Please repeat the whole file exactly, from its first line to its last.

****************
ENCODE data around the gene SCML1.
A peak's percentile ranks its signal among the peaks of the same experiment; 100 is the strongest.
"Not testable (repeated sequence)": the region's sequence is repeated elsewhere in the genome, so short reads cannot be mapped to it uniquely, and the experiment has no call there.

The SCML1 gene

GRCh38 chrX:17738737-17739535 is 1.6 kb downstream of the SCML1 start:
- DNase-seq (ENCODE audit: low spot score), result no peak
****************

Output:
ENCODE data around the gene SCML1.
A peak's percentile ranks its signal among the peaks of the same experiment; 100 is the strongest.
"Not testable (repeated sequence)": the region's sequence is repeated elsewhere in the genome, so short reads cannot be mapped to it uniquely, and the experiment has no call there.

The SCML1 gene

GRCh38 chrX:17738737-17739535 is 1.6 kb downstream of the SCML1 start:
- DNase-seq (ENCODE audit: low spot score), result no peak